Ladies and gentlemen,
Welcome to the much expected last Royal Endeavors episode, dedicated to my excellent travel experience and spiritual journey in Basque Country.
We have come a long way together to finally reach this milestone. You know how much I appreciate your patience – I am also deeply involved in the process of living consciously and mindful so please feel free to highly appreciate my time investment and persistant dedication to follow my passion against all odds – there have been quite a few. I am glad the challenges stopped. I am thankful it’s still Mercury Retrograde going on so I somehow have the proper mood to deliver what I have started a long time ago. As much as I would have prefered to split this blog post in a couple of them more, I feel I deserve some space to breathe after I deliver my adventures in wonderland therefore I will keep it cool and short.
What’s being served this time? Everything on point. Let’s dive deep into my cultural tripping around the world with (even) more cathedrals and museums. I know. Just when you though I had seen them all… Today’s menu consists of my delightful experiences in Vitoria-Gasteiz, Valladolid, Pamplona and Palencia. I will start the journey of a thousand pictures by telling you a funny story of how I got stuck between four closed doors in Catedral de Pamplona for a little while, with low phone signal and literally no one to shout to for help. Nothing to worry about. I didn’t panic much either, I thought it was kind of symbolic to whatever life situation I had put myself through and I needed to get out of. I literally can’t stop thinking about a basic coaching question whenever something out of the ordinary happens: “What is this trying to teach me?”. That’s the perfect way to cool off.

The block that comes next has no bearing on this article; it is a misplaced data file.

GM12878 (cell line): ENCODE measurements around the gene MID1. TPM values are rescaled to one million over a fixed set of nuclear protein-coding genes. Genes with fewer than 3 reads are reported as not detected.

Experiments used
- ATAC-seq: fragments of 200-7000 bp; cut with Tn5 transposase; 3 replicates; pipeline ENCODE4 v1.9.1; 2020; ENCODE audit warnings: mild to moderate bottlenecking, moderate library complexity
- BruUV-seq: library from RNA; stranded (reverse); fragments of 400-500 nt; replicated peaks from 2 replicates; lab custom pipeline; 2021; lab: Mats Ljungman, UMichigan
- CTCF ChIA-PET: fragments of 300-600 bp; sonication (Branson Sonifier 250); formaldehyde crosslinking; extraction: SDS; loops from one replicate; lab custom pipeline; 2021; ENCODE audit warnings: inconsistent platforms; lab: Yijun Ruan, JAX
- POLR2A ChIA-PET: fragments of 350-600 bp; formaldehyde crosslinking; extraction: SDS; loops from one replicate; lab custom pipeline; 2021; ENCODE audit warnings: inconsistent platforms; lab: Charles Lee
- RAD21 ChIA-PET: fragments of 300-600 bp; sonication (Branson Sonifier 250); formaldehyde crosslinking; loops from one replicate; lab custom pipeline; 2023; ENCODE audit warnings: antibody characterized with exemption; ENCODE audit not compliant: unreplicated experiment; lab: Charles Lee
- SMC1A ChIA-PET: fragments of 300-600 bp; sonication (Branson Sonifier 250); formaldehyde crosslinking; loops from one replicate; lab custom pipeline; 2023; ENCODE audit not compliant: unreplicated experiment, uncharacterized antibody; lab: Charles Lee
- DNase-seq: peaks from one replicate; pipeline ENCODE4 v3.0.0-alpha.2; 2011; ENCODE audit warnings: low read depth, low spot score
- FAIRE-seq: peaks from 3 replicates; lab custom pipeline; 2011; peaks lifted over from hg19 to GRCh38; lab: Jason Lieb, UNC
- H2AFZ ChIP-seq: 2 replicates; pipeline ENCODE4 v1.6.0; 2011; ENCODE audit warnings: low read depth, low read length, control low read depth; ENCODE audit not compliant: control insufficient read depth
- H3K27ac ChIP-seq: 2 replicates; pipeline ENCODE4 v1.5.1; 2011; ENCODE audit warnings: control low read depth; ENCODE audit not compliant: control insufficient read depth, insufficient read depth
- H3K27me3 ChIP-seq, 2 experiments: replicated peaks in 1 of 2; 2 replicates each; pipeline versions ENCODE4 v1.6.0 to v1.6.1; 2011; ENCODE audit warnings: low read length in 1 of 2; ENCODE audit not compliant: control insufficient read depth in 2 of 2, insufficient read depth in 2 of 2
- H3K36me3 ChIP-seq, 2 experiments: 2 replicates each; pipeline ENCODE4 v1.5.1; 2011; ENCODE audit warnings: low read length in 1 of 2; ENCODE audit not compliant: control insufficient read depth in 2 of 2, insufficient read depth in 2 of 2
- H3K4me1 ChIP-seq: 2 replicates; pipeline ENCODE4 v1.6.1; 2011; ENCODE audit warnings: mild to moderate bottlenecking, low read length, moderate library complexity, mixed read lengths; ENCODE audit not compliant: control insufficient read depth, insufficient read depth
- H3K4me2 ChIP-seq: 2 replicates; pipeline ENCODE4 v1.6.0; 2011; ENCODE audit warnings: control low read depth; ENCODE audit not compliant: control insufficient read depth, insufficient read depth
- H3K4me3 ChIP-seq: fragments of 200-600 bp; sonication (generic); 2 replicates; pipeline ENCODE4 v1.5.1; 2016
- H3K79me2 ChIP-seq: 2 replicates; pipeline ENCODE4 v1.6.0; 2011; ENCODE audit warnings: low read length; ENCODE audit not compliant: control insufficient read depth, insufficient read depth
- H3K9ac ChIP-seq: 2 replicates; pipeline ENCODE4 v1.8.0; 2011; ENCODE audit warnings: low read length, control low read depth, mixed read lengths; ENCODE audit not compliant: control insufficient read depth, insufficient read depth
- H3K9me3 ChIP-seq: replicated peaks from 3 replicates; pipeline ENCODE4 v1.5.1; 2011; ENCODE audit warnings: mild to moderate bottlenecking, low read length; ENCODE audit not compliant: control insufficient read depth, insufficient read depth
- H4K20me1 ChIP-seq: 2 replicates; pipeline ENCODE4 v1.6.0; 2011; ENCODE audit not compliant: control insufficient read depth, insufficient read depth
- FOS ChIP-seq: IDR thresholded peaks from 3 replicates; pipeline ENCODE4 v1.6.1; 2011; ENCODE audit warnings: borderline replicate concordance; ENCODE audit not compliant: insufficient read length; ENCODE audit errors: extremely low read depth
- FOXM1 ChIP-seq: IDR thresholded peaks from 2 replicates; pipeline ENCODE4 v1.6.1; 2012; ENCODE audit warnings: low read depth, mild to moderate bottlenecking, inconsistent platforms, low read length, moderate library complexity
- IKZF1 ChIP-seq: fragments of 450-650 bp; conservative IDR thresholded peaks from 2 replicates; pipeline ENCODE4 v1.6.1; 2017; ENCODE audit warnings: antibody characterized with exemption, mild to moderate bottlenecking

So I called our official guide for help after three failed attempts due to the low signal in the two squared meters dark chamber located in a corner of an impressive cathedral which had only a few visitors during the siesta time, but as soon as I heard it could take 10 minutes for him to reach me, the perspective of being stuck there for too long didn’t feel enlightening enough so I finally pushed an enormous door a little bit harder and got myself out. I never shouted for help but I hardly doubt anyone could have heard me. The curious thing is that the door I went through was one of no return. The other two seemed not to have been used at all so there was only one I could possibly use, which was ceiling high and faced the entrance of the cathedral. It was probably a centuries old original intricately carved massive wooden door. I was also extremely happy to have done so by myself, without panic, suffering an anxiety attack or needing extra help. I’ve noticed this aspect about myself – I have no problem to ask for help if I can’t do something on my own but I happen to do that just to know there’s a safe net in case I need it. I rarely get to use it though but the possibility gives me confidence to be in charge of the situation. That’s all I need. I guess everybody needs someone to count on, after all.